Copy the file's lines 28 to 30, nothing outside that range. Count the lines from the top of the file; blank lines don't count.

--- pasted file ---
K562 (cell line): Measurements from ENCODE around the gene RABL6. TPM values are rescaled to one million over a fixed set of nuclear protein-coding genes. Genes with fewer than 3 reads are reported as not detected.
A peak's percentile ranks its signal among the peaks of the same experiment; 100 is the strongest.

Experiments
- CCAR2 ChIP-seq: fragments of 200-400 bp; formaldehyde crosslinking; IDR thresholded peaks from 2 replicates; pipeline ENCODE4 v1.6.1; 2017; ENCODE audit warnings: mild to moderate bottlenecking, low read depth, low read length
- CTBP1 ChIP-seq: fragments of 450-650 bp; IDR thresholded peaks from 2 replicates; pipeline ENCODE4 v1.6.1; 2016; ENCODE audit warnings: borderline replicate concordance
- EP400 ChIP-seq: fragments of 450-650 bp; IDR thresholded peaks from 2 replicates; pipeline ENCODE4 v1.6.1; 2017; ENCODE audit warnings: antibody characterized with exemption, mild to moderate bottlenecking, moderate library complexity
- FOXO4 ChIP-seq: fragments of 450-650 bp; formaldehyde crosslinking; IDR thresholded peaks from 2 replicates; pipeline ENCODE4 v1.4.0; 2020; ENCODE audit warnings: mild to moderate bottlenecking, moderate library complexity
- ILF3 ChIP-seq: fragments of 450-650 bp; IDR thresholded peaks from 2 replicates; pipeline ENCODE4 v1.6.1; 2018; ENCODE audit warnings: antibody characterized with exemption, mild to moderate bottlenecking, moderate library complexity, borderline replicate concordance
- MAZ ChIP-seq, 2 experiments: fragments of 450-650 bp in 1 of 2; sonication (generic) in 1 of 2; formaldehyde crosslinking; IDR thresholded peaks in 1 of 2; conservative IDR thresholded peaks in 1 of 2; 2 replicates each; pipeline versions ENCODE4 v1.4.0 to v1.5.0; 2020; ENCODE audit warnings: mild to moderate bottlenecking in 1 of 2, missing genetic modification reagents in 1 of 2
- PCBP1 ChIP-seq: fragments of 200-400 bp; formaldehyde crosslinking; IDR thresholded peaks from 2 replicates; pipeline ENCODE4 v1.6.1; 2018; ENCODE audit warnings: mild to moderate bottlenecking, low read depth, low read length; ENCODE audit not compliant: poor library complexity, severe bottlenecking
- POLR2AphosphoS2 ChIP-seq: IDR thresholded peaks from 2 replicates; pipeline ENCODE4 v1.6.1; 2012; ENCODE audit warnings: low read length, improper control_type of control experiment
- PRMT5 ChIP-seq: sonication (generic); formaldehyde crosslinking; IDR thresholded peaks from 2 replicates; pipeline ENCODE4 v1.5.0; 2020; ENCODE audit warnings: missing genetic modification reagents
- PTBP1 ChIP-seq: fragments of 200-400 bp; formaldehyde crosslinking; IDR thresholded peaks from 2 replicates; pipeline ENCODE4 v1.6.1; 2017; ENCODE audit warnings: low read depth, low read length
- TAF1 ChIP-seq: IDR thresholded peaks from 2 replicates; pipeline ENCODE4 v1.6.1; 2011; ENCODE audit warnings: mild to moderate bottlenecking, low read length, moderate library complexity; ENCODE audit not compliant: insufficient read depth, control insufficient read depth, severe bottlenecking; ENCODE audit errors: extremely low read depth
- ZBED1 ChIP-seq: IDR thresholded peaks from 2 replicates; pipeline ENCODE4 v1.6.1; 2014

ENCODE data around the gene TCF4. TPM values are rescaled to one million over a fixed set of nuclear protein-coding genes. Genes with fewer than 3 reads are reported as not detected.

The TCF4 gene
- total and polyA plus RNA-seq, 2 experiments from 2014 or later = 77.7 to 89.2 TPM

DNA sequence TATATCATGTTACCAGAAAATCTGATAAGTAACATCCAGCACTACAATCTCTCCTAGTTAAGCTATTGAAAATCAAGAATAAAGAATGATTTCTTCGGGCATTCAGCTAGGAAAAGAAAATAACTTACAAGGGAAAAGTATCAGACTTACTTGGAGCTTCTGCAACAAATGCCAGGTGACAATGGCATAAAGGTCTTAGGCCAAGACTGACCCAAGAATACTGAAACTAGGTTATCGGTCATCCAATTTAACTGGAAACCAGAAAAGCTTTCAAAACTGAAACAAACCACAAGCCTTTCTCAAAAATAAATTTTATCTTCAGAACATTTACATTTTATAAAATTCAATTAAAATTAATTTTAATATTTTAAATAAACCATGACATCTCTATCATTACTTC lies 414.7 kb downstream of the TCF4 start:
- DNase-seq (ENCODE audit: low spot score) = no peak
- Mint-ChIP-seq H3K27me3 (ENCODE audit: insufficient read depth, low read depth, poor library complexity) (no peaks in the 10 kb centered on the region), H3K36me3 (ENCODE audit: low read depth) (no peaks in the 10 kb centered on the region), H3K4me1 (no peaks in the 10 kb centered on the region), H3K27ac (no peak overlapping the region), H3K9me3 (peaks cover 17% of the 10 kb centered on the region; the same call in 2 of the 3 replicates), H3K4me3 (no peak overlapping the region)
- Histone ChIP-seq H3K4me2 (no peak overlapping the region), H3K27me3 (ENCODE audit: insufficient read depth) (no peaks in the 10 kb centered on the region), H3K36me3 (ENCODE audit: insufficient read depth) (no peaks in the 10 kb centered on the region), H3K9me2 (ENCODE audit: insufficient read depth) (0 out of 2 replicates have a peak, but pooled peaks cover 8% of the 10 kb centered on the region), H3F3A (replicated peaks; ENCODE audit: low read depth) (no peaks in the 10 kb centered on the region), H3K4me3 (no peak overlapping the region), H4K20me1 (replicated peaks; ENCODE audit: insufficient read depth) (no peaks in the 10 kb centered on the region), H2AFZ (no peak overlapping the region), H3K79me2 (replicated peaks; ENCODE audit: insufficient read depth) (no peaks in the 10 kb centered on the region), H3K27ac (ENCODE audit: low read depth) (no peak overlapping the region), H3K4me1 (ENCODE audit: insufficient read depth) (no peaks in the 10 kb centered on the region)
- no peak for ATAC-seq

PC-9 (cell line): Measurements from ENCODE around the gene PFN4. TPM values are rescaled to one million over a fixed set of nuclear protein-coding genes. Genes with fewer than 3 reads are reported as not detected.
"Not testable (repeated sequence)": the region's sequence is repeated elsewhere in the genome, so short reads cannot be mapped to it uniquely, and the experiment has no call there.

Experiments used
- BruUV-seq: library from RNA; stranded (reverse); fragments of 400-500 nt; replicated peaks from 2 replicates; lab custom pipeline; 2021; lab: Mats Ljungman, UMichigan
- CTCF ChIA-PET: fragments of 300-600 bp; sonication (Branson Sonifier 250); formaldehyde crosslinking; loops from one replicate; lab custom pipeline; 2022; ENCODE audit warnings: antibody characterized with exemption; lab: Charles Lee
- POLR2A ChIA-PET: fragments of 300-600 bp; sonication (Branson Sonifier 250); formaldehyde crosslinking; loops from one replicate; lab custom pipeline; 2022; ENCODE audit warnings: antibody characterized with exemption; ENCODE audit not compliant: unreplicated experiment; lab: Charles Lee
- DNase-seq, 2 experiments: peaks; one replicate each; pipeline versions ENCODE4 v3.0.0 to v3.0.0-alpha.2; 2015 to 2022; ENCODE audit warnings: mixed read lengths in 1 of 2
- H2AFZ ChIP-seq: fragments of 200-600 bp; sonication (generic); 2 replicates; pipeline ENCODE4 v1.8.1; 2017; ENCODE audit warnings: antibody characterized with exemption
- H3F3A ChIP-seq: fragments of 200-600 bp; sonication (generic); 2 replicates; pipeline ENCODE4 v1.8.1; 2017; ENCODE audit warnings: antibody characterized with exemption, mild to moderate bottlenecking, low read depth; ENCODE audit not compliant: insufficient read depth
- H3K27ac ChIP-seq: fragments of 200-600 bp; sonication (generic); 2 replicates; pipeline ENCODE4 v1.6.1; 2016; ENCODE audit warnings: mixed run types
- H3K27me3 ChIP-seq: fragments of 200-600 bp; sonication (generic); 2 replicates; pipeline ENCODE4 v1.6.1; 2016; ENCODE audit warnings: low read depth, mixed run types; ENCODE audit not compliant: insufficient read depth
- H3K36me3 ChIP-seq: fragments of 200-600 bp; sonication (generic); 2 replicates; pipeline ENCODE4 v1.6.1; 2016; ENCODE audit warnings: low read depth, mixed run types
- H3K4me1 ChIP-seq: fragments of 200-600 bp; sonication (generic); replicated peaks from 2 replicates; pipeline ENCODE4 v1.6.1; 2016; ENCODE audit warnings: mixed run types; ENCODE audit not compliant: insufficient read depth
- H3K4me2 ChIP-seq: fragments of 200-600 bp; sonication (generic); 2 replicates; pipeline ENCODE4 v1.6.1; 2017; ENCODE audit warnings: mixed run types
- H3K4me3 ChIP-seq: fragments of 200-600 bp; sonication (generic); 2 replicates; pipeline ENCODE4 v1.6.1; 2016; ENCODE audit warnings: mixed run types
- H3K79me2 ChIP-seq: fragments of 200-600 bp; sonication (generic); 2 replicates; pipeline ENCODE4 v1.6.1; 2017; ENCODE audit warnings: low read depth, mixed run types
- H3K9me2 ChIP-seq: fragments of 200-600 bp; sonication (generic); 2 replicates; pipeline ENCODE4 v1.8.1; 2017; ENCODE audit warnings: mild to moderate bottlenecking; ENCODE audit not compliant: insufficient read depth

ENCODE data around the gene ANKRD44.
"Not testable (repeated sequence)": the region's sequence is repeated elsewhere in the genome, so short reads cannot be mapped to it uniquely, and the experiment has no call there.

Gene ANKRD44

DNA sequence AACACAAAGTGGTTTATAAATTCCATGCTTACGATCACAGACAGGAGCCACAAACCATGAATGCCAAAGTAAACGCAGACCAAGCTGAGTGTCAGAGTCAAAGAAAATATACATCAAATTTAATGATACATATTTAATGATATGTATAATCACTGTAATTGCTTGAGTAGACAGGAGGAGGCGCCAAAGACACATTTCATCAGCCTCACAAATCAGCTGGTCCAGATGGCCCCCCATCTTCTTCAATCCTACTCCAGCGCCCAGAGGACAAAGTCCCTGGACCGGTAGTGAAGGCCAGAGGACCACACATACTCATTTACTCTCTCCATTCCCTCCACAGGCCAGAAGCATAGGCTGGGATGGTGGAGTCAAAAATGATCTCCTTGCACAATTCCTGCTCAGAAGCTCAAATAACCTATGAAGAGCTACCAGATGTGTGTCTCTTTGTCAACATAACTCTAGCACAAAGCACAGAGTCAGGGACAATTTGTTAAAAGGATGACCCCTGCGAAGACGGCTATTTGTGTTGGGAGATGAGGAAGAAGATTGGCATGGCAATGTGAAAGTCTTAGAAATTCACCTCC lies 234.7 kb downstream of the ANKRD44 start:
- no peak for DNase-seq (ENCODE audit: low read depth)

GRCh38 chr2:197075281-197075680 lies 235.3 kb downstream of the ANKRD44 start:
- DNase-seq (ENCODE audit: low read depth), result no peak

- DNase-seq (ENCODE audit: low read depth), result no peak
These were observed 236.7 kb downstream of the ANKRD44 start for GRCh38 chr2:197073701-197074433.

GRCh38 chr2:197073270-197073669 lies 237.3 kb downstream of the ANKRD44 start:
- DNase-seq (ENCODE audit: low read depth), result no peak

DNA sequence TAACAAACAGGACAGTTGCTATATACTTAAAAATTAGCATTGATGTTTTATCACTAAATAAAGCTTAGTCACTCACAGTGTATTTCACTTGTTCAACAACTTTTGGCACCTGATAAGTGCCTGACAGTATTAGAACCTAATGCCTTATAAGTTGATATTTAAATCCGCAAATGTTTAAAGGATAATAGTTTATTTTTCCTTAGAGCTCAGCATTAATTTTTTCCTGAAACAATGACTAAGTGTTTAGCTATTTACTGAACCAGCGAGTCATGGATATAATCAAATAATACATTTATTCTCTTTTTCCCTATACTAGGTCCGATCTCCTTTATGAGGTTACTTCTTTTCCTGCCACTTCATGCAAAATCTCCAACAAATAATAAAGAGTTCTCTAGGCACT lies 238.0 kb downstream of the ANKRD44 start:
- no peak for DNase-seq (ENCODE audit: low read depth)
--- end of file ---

- CTCF ChIA-PET: fragments of 300-600 bp; sonication (Branson Sonifier 250); formaldehyde crosslinking; loops from one replicate; lab custom pipeline; 2022; ENCODE audit warnings: antibody characterized with exemption; lab: Charles Lee
- POLR2A ChIA-PET: fragments of 300-600 bp; sonication (Branson Sonifier 250); formaldehyde crosslinking; loops from one replicate; lab custom pipeline; 2022; ENCODE audit warnings: antibody characterized with exemption; ENCODE audit not compliant: unreplicated experiment; lab: Charles Lee
- DNase-seq, 2 experiments: peaks; one replicate each; pipeline versions ENCODE4 v3.0.0 to v3.0.0-alpha.2; 2015 to 2022; ENCODE audit warnings: mixed read lengths in 1 of 2